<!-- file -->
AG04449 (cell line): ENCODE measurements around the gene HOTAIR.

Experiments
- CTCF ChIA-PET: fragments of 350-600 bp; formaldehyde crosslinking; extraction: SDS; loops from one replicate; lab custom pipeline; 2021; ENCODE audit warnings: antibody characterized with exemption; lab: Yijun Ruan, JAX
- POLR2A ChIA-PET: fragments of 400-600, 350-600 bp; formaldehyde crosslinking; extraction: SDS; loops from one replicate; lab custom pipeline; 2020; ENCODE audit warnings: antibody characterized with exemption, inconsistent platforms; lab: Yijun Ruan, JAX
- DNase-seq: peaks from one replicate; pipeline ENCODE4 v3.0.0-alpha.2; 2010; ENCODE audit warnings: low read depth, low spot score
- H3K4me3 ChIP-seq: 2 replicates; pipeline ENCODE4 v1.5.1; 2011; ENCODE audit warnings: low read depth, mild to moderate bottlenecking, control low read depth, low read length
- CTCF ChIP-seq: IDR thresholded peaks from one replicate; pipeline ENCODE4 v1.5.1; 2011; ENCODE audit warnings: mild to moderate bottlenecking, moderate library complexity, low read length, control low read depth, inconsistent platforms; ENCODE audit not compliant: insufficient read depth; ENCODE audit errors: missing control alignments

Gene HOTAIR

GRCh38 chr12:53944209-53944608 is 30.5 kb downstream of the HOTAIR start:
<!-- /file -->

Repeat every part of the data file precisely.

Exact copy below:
AG04449 (cell line): ENCODE measurements around the gene HOTAIR.

Experiments
- CTCF ChIA-PET: fragments of 350-600 bp; formaldehyde crosslinking; extraction: SDS; loops from one replicate; lab custom pipeline; 2021; ENCODE audit warnings: antibody characterized with exemption; lab: Yijun Ruan, JAX
- POLR2A ChIA-PET: fragments of 400-600, 350-600 bp; formaldehyde crosslinking; extraction: SDS; loops from one replicate; lab custom pipeline; 2020; ENCODE audit warnings: antibody characterized with exemption, inconsistent platforms; lab: Yijun Ruan, JAX
- DNase-seq: peaks from one replicate; pipeline ENCODE4 v3.0.0-alpha.2; 2010; ENCODE audit warnings: low read depth, low spot score
- H3K4me3 ChIP-seq: 2 replicates; pipeline ENCODE4 v1.5.1; 2011; ENCODE audit warnings: low read depth, mild to moderate bottlenecking, control low read depth, low read length
- CTCF ChIP-seq: IDR thresholded peaks from one replicate; pipeline ENCODE4 v1.5.1; 2011; ENCODE audit warnings: mild to moderate bottlenecking, moderate library complexity, low read length, control low read depth, inconsistent platforms; ENCODE audit not compliant: insufficient read depth; ENCODE audit errors: missing control alignments

Gene HOTAIR

GRCh38 chr12:53944209-53944608 is 30.5 kb downstream of the HOTAIR start: